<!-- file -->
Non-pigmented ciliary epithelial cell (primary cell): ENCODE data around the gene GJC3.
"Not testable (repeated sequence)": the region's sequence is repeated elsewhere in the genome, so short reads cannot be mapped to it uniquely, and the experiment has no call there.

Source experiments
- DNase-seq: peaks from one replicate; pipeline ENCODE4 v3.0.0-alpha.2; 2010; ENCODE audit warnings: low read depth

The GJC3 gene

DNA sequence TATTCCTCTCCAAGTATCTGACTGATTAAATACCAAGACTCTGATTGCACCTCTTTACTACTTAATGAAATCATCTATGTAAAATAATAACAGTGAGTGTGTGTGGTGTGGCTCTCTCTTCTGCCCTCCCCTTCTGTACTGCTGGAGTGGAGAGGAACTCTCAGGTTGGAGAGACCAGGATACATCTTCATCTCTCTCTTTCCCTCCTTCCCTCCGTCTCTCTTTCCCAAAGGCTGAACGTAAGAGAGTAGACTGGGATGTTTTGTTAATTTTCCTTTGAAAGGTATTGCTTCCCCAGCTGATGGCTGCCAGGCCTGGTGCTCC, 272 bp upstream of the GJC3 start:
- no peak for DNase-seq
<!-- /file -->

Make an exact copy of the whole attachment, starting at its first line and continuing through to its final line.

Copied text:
Non-pigmented ciliary epithelial cell (primary cell): ENCODE data around the gene GJC3.
"Not testable (repeated sequence)": the region's sequence is repeated elsewhere in the genome, so short reads cannot be mapped to it uniquely, and the experiment has no call there.

Source experiments
- DNase-seq: peaks from one replicate; pipeline ENCODE4 v3.0.0-alpha.2; 2010; ENCODE audit warnings: low read depth

The GJC3 gene

DNA sequence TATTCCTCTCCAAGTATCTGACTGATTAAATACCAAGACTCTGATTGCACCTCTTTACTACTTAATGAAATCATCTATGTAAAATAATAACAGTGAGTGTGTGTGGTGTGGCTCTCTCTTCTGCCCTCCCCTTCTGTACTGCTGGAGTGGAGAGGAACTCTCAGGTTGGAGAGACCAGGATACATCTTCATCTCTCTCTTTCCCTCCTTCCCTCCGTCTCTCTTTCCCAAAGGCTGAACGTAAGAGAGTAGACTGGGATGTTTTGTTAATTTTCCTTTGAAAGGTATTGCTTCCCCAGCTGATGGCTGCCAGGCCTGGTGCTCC, 272 bp upstream of the GJC3 start:
- no peak for DNase-seq